The parent of China Mobile (0941.HK: Quote, Profile, Research), the country’s top wireless operator, have started commercial trials of a homegrown third-generation wireless standard, TD-SCDMA, in eight cities on April 1, state media said recently. Shares in several Hong Kong-listed equipment vendors, including China Communications Services Corp Ltd (0552.HK: Quote, Profile, Research) and China Wireless Technologies Ltd (2369.HK: Quote, Profile, Research), rose on Friday, as investors anticipate heavy spending on telecoms gear.
The eight cities chosen for the trials are Beijing, Shanghai, Tianjin, Shenyang, Shenzhen, Guangzhou, Xiamen and Qinhuangdao.
Five of the eight cities are hosting events for the Beijing Olympics in August. China has promised to provide 3G mobile phone services in time for the Games.
The service features high-speed data transmissions that can allow users to watch videos, play 3D games, and conduct video conferences.
China Mobile would provide 20,000 users with handsets worth 2,000 yuan (282 U.S. dollars) to 4,000 yuan each and data cards free of charge for the trial use, it said. A monthly subsidy of 800 yuan would also be offered to each user.
The first batch of 3G handsets were made by six producers, including China’s Lenovo, Hisense, ZTE and New Postcom, and South Korea’s Samsung and LG, it said.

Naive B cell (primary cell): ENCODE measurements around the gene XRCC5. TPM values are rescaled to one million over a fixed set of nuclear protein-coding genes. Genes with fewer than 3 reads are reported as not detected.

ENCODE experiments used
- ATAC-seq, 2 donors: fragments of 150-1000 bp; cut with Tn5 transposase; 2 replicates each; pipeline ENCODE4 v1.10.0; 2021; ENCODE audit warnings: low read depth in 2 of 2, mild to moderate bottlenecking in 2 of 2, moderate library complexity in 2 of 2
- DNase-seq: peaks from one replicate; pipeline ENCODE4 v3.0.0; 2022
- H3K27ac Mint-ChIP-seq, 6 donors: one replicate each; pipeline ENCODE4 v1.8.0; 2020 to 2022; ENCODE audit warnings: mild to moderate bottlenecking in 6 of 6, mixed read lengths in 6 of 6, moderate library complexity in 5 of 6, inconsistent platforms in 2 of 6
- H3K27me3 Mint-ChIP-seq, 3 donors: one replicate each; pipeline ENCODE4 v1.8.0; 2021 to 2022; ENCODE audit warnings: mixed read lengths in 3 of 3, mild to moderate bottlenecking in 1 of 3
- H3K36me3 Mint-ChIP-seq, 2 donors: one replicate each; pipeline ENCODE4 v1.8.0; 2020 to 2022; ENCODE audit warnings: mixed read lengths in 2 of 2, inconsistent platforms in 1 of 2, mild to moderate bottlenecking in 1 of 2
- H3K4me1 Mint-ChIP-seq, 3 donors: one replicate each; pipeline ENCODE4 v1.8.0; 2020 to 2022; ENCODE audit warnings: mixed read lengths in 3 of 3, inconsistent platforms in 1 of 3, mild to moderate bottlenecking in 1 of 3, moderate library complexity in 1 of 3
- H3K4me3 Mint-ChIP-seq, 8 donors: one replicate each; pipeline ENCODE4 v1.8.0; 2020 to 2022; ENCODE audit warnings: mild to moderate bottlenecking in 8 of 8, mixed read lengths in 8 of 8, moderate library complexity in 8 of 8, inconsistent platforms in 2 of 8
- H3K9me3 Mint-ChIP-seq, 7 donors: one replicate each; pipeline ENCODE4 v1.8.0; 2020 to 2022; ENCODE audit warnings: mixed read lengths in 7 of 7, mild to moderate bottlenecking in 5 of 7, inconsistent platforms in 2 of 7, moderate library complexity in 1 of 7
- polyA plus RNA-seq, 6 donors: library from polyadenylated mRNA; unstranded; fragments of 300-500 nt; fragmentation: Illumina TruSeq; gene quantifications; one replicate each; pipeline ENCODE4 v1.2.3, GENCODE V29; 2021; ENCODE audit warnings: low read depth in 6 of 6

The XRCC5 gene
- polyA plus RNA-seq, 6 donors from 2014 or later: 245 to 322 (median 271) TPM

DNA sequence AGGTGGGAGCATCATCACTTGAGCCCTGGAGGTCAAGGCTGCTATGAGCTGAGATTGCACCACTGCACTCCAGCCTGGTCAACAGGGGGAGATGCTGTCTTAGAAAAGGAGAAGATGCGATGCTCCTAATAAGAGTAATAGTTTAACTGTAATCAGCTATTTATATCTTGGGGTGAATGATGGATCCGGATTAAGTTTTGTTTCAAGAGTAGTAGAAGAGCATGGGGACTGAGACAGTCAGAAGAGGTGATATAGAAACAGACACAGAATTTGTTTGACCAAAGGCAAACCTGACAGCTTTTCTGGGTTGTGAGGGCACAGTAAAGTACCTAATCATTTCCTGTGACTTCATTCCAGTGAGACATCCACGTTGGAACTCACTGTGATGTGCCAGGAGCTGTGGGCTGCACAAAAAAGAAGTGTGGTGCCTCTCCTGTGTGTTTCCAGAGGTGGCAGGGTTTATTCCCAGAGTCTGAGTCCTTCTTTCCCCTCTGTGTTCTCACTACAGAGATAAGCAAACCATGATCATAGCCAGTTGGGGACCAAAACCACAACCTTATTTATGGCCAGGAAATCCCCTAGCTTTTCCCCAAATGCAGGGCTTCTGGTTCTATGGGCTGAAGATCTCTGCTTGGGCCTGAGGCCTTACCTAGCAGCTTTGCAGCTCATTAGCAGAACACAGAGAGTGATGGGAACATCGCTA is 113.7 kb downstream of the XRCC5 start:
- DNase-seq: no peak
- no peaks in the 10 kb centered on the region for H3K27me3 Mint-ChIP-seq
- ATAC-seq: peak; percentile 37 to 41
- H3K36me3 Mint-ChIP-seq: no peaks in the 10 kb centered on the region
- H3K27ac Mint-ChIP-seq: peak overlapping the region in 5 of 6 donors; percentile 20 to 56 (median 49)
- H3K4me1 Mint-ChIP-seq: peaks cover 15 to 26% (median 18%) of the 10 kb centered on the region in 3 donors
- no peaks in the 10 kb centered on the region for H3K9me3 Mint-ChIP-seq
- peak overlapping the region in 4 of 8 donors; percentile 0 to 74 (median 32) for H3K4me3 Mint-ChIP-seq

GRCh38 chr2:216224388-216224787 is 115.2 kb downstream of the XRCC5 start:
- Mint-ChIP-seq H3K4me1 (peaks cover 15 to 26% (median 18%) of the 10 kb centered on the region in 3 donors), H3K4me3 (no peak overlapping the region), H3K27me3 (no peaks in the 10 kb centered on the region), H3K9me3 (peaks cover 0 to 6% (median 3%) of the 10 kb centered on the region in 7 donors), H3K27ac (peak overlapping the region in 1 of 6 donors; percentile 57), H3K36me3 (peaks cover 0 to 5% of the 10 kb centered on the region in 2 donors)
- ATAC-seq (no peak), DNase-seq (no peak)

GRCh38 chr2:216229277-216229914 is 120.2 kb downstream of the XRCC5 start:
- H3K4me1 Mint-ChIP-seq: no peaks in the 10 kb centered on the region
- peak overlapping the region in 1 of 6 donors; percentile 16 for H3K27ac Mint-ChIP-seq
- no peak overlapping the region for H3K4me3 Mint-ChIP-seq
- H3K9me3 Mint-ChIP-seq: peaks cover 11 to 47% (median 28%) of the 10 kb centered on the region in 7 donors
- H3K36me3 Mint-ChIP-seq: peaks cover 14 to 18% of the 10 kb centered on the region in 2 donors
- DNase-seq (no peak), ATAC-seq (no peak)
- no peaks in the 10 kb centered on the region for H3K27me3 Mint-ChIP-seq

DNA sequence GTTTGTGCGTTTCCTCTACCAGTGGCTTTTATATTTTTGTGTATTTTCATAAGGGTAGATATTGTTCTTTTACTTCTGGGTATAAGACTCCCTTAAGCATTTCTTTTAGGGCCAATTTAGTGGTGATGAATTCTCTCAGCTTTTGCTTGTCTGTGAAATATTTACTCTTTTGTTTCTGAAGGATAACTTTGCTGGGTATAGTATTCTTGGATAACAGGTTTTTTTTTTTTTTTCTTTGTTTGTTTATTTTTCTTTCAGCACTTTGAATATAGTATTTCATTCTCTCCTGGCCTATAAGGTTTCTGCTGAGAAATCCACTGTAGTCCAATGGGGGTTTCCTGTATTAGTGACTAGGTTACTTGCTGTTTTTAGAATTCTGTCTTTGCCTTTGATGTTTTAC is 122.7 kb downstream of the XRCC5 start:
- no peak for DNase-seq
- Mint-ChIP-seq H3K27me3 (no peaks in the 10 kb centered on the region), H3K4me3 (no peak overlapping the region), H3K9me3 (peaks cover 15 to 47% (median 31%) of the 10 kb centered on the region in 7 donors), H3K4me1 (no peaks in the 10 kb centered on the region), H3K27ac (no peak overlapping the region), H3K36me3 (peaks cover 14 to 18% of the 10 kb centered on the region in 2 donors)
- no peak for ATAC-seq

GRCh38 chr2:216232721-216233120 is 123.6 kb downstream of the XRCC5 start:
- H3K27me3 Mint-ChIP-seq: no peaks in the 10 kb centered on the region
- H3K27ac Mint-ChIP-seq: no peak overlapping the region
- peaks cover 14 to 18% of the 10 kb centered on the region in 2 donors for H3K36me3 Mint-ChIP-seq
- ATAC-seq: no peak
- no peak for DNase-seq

A company spokesman said the trial service would have nothing to do with the issue of 3G licenses. He did not disclose how long the trial service would last or whether it would be extended to other cities.
The next move will be taken depending on the test results of the trial,” he said.
The company says its TD-SCDMA network could accommodate 8 million users.
China had 565 million mobile phone users by the end of last month, about 43 percent of the population.
The International Telecommunication Union recognized TD-SCDMA as one of the world’s three official 3G standards in 2000. The other two are Europe’s WCDMA and North America’s CDMA 2000.
The Chinese government last year approved the use of the European and American standards in China.
Some western governments and companies have accused China of delaying the issue of 3G licenses to allow its indigenous standard to mature enough to compete with foreign rivals.
But Xi Guohua, Vice-Minister of Chinese Information Industry Ministry said last year that the government would give equal status to WCDMA and CDMA 2000 despite its support for the domestic standard.